Among a variety of sources that are somehow related to the topic under discussion, select the appropriate ones only. These should be peer-reviewed, reputable, credible books, articles, reports, etc. Besides, they should be recently published, specifically within the last 5-10 years. Though not all professors are equally strict about the use of different sources, it is preferable to stick to up-to-date books, articles from professional or scholarly journals, and renowned newspapers such as New York Times, Washington Post, or the Guardian. At the same, you should avoid publications at popular websites and Wikipedia at any cost. These are sources that do not qualify as academic and may not serve as the foundation for your paper.
Then, you should critically read all the sources and evaluate the data that they present. Mind that if some information comes from a reputable source, it does not mean that it is necessarily fully correct. All claims should be assessed against the following criteria: the presence/absence of bias, degree of persuasiveness, the sufficiency, and quality of arguments and evidential support, quality of bibliography, obvious flaws in the interpretation of information, presence/absence of logical fallacies, etc. A similar assessment should be conducted for all online sources. You should definitely eliminate not credible and biased articles or books from your bibliography and steer clear of citing them in the paper.
You might also be required to use primary sources in the text. Primary sources are direct first-hand materials that were not subjected to interpretation and are not presented from someone’s perspective. These are unaltered and pure creations of initial authors. Depending on a discipline, a primary source might be a news report, a video, poem, photograph, manuscript, monument, artwork, transcribed interview with a participant of an event, raw data from a laboratory experiment, memoir, song, etc. Unlike with secondary sources, using primary sources, you will not be influenced by the ideas of others and will be able to make a personal estimation of the subject under consideration. However, mind that primary sources are not always needed in a research paper. If they are necessary, your professor will indicate that in the instructions and will explain how to retrieve them. If nothing like that is mentioned in the requirements, you are advised to clarify the matter with the instructor.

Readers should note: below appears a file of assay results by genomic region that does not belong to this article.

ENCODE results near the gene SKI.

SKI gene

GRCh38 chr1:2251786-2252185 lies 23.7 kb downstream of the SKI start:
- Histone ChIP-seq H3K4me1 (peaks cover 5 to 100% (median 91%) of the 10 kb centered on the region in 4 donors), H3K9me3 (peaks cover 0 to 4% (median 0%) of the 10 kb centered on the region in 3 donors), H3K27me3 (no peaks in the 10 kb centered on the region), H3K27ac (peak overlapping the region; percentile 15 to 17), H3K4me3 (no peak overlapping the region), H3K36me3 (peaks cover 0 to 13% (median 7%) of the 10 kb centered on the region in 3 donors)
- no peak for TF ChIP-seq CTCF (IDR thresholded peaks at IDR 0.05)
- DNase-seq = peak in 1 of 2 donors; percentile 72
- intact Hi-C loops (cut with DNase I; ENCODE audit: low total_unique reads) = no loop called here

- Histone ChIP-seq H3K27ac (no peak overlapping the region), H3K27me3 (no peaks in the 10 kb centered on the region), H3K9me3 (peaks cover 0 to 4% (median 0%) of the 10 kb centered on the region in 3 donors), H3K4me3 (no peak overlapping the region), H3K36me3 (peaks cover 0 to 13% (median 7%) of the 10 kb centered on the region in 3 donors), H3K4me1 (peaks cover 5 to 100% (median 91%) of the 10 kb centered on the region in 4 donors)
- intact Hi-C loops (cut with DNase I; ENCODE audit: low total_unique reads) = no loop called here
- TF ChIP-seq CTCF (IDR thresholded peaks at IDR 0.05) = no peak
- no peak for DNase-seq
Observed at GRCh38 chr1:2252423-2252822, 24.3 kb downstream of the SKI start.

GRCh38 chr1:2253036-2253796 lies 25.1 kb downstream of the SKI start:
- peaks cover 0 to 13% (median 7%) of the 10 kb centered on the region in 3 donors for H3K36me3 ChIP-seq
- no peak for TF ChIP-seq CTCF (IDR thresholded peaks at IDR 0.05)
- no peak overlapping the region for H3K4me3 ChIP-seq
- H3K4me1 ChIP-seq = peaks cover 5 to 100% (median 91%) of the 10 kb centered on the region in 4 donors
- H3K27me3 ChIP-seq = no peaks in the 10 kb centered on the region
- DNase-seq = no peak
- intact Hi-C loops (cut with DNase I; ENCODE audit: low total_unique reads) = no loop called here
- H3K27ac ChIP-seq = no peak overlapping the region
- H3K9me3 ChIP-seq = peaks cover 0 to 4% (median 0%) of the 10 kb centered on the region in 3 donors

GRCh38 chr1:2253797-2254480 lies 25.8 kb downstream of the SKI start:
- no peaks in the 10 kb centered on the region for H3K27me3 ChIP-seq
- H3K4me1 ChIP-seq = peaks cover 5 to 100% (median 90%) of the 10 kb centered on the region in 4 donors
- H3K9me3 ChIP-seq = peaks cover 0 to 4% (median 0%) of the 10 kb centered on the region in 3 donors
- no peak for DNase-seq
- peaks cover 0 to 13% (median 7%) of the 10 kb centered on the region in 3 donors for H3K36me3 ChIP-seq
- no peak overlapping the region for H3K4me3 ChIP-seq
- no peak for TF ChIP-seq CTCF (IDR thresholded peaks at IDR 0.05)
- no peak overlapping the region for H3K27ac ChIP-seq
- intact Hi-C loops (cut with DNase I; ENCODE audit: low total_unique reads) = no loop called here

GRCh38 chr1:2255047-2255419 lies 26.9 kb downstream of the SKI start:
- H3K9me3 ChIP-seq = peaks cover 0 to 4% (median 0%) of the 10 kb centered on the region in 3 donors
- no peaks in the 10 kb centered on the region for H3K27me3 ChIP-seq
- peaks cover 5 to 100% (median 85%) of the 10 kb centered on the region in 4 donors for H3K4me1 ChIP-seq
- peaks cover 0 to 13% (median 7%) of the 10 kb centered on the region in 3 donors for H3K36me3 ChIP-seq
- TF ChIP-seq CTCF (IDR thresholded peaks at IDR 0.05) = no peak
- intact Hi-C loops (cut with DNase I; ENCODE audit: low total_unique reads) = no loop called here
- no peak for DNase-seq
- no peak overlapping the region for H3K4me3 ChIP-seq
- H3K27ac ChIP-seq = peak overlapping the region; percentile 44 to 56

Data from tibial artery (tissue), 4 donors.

Stage Three: Write the Paper
Before the actual writing, create an outline. It is the way to organize your ideas and structure them in a logical manner. To compose the outline, you should list all ideas that you find appropriate for your persuasive paper. Then, arrange them in a way you would like to discuss them in the essay, for example, in chronological order or from the least to the most important. Decide what evidence from the sources reviewed you will use to support the claim. Your outline might look in the following way:
- Introduction with a thesis statement
- Claim 1 with supporting evidence
- Claim 2 with supporting evidence
- Claim 3 with supporting evidence
- Refutation of the counterargument
As you can see from the plan presented above, the introduction should contain a thesis statement. It is the most important part of this section, which will guide the development of the whole paper. It is, in fact, the main arguments articulated in a clear, concise, and well-structured way, allowing a reader to grasp the idea behind the paper, see the way it will be developed, and make a sort of prediction regarding the structure. The thesis statement should be limited to 1-2 sentences and be placed at the end of the introduction. It might look in the following way, “Although commonly considered to be authored by James Potter, A Mystical Story of Missis Lestrange’s Mirror seems to belong to the literary heritage of Eleonore Jackson as evidenced by stylistic peculiarities, as well as word choice, in the work, and letters that the two sent to each other.”